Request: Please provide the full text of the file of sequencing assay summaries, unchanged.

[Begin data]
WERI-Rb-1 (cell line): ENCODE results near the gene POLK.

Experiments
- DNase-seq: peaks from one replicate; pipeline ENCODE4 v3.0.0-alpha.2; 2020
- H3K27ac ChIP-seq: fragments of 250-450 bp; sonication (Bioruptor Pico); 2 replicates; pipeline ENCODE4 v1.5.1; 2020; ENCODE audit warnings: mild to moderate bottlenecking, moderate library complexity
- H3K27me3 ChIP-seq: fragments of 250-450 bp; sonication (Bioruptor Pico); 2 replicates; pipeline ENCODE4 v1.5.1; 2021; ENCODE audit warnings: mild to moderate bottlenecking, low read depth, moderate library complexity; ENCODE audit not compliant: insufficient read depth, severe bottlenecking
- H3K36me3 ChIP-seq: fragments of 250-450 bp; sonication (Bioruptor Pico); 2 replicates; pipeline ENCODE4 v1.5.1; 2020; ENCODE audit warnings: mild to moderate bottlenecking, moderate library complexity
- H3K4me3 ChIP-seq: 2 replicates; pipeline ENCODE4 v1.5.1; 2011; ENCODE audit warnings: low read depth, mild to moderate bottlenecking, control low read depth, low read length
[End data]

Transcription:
WERI-Rb-1 (cell line): ENCODE results near the gene POLK.

Experiments
- DNase-seq: peaks from one replicate; pipeline ENCODE4 v3.0.0-alpha.2; 2020
- H3K27ac ChIP-seq: fragments of 250-450 bp; sonication (Bioruptor Pico); 2 replicates; pipeline ENCODE4 v1.5.1; 2020; ENCODE audit warnings: mild to moderate bottlenecking, moderate library complexity
- H3K27me3 ChIP-seq: fragments of 250-450 bp; sonication (Bioruptor Pico); 2 replicates; pipeline ENCODE4 v1.5.1; 2021; ENCODE audit warnings: mild to moderate bottlenecking, low read depth, moderate library complexity; ENCODE audit not compliant: insufficient read depth, severe bottlenecking
- H3K36me3 ChIP-seq: fragments of 250-450 bp; sonication (Bioruptor Pico); 2 replicates; pipeline ENCODE4 v1.5.1; 2020; ENCODE audit warnings: mild to moderate bottlenecking, moderate library complexity
- H3K4me3 ChIP-seq: 2 replicates; pipeline ENCODE4 v1.5.1; 2011; ENCODE audit warnings: low read depth, mild to moderate bottlenecking, control low read depth, low read length